# Calculating Multiplicative Inverses in Modular Arithmetic

I’m sure plenty of people already know this, but I ran into it today, and it’s interesting… so here it is. A common and very easy result in abstract algebra is that the ring (where is any positive integer) contains a multiplicative inverse for (with ), if and only if . But what if you want to know what the multiplicative inverse is? Well, for small values of , you could just try numbers until one of them works. It turns out that also has a multiplicative inverse (namely, ), so it must also be relatively prime to … that helps when we’re doing the math mentally, but less so with a computer, since every possibility still requires some amount of work.

It turns out there’s a slightly faster way to find multiplicative inverses in , and it ban be done by doing the calculation of by the Euclidean algorithm, and tracing our own calculation through the steps. For those who may not remember, the Euclidean algorithm for the greatest common divisor depends on the fact that the greatest common divisor of and is the same as the greatest common divisor of and the remainder when is divided by . So, for example: . In our case, we start with the assumption that , so ultimately, the process will end with .

That’s all the setup we need. Here are the two cases for our calculation:

**Case 1:** . Clearly, the muliplicative inverse of one is one, so we are done.

**Case 2:** . Here, we reduce the problem to the next step in the chain of the Euclidean algorithm. Restating the problem, we wish to find a such that , for any integer .

Using simple division, we know that we can write , where are integers and . But, and this is important, we also know that (the next step in the Euclidean algorithm), so we can actually refine our inequality to . Now, by solving a smaller instance of this same problem, we can find such that . Another way of putting this is that divides .

Now we are done. We simply choose . Then . By examining each term separately, it’s clear that this is evenly divisible by , so we have , and we’re done.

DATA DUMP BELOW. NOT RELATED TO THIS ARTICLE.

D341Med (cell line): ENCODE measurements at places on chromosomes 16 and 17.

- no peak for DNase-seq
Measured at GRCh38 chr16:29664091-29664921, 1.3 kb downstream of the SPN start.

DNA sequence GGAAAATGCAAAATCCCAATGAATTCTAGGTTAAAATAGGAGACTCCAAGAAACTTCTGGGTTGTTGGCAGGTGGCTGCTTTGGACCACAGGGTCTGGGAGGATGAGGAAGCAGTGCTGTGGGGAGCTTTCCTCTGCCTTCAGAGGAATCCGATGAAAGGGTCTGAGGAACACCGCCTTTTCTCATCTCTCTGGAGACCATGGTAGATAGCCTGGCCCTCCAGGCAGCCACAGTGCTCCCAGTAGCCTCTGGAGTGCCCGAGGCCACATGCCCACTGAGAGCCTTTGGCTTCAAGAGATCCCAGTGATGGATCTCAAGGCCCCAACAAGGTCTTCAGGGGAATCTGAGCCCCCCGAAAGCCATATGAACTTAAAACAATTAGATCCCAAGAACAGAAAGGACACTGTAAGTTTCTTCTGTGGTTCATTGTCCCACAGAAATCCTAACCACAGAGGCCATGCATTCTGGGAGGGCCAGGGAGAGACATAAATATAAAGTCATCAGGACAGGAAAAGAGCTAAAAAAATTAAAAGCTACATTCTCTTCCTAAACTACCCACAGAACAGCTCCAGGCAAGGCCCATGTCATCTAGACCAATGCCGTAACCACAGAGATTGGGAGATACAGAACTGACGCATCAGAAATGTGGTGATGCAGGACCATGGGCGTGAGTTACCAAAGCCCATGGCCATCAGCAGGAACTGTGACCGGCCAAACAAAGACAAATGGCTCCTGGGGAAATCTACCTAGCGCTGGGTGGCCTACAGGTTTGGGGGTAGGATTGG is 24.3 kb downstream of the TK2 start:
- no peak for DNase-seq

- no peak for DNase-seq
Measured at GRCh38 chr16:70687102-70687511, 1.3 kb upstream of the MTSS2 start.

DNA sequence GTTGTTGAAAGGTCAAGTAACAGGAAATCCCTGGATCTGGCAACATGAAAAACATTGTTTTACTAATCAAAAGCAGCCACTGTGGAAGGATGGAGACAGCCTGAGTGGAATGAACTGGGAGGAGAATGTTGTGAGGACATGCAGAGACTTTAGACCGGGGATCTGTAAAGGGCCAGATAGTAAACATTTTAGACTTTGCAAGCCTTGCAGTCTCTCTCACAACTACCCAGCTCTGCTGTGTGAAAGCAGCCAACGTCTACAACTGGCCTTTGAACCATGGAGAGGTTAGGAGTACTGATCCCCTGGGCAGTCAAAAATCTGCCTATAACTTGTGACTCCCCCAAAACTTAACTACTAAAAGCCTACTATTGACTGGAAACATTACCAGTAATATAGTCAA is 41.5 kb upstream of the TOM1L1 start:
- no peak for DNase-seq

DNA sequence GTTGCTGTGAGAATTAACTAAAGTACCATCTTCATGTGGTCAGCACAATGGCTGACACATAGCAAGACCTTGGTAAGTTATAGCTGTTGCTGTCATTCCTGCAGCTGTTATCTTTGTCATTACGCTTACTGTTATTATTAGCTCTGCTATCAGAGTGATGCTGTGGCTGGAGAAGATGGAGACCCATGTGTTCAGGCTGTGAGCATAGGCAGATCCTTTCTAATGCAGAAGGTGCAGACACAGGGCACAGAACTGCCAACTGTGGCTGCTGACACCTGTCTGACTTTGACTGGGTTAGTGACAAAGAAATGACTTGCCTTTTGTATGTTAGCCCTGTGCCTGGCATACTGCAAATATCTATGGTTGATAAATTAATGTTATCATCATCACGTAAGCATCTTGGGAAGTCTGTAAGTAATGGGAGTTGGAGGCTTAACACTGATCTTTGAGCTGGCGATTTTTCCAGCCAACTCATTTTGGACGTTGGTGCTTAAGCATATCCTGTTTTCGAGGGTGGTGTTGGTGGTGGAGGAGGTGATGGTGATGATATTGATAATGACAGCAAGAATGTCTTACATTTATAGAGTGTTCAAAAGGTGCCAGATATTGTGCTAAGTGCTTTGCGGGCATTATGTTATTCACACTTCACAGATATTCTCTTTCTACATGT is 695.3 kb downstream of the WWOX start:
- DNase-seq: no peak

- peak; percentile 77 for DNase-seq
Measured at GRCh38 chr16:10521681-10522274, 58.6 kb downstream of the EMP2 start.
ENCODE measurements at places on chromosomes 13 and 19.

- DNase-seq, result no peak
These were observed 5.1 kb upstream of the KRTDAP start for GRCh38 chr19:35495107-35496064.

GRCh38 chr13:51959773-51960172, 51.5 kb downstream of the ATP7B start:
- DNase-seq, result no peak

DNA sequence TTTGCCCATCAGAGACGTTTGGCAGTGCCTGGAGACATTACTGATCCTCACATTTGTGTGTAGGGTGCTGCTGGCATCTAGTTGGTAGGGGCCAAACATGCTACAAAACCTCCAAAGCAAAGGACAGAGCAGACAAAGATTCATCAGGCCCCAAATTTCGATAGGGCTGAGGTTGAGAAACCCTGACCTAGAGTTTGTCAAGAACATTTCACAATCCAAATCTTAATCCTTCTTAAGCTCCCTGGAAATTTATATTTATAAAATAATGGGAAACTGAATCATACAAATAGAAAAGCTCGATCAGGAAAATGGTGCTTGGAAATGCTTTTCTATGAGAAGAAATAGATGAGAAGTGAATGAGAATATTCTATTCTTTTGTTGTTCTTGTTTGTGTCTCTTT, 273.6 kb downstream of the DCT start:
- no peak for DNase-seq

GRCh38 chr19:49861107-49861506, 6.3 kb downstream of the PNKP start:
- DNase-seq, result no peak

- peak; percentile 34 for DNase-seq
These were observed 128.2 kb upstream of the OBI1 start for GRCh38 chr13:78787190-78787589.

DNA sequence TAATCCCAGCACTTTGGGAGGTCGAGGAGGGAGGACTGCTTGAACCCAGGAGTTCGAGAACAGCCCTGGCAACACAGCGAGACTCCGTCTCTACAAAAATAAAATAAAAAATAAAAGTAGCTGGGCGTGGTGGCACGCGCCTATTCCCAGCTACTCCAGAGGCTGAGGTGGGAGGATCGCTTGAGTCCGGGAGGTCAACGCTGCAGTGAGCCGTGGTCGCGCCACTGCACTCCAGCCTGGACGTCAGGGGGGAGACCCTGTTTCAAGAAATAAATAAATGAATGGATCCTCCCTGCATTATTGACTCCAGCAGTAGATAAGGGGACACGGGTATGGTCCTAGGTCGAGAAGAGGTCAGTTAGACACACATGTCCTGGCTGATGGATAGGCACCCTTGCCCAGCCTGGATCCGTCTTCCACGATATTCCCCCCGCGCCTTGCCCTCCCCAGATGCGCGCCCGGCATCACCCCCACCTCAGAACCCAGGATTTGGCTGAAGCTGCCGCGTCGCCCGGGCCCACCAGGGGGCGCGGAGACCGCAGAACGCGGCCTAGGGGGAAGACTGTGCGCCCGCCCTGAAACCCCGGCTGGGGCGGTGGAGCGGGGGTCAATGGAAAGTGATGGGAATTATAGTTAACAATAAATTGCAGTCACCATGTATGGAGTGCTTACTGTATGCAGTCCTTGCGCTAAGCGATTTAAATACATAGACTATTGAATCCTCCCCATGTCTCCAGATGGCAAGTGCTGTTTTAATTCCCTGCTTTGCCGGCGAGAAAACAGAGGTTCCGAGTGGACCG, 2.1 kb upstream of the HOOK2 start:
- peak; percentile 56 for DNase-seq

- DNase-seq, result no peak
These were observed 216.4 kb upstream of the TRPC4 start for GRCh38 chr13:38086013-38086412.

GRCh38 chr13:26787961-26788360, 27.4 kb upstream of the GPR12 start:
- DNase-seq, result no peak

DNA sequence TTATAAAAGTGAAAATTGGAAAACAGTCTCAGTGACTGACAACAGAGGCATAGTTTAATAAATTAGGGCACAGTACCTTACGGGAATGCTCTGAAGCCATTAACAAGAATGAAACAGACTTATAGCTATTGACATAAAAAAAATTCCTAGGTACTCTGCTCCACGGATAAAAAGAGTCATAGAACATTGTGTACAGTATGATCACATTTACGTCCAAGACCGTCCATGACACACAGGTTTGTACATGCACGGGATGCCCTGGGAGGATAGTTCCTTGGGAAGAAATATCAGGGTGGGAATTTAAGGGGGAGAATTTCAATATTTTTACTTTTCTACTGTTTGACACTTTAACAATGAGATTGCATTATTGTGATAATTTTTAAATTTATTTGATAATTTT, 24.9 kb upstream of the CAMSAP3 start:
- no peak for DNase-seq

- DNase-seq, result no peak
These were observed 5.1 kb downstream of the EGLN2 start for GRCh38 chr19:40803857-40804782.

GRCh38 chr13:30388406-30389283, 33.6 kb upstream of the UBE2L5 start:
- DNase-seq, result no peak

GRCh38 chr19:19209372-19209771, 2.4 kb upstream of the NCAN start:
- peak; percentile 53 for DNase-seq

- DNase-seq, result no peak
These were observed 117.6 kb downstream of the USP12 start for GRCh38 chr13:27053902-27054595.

Here’s some code to compute this in Haskell:

inverse :: Integral a => a -> a -> a inverse q 1 = 1 inverse q p = (n * q + 1) `div` p where n = p - inverse p (q `mod` p)

And there you have it, multiplicative inverses in .

Here is my normal computation of the modular inverse in Scheme, using a method very similar to yours:

(define (inverse x m)

(let loop ((x (modulo x m)) (a 1))

(cond ((zero? x) #f) ((= x 1) a)

(else (let ((q (- (quotient m x))))

(loop (+ m (* q x)) (modulo (* q a) m)))))))

I discussed modular arithmetic, including the inverse, at http://programmingpraxis.com/2009/07/07/modular-arithmetic/.

Can you do it for finite fields?

Yes.

Indeed, this is often referred to as the Extended Euclidean Algorithm, or rather, it’s a simple application of it.

My wife informs me, that if your intentions was to say ‘The opinions of cdsmith’ then you need to put ‘cdsmith’ into the genitive case which is ‘cdsmithi’, so it should say ‘Sententia cdsmithi’.

Unless it’s third declension (often used for foreign, i.e. non-Latin) words, in which case it’d be “Sententia cdsmithis”

Actually, there’s about a 15 year long story around the blog name… far too involved and silly to tell here. So I understand it’s bad grammar, but that’s just how it is.

Also, the extended Euclidean (which I call “Egcd”) is usually done to give both the inverse of p in Z(q) and the inverse of q in Z(p) – at the same time! Here’s my work-up, taken from a utility module of mine:

eGCD a b = eGCDWorker a b (1,0) (0,1) where

eGCDWorker _ 0 (m1,n1) _ = (m1,n1)

eGCDWorker 0 _ _ (m2,n2) = (m2,n2)

eGCDWorker m n (m1,n1) (m2,n2) = eGCDWorker n r (m2,n2) (m3,n3) where

(q , r) = quotRem m n

(m3,n3) = (m1 – q*m2, n1 – q*n2)

When q is prime, the multiplicative group is cyclic, meaning that one can find a generator x such that all nonzero elements are of the form x^i for some i. For extensive computations in a fixed field, it pays to store two tables i -> x^i and i -> x^i + 1, and carry out all computations in terms of the representation i. Versions of the computer algebra system GAP used this approach, for example.

When q is not prime, this idea is less useful. x^i +1 is less frequently a unit, for example. It makes a good exercise in first year algebra to decide nevertheless the structure of the group of multiplicative units.

what is the multiplicative inverse of negative 3 and 2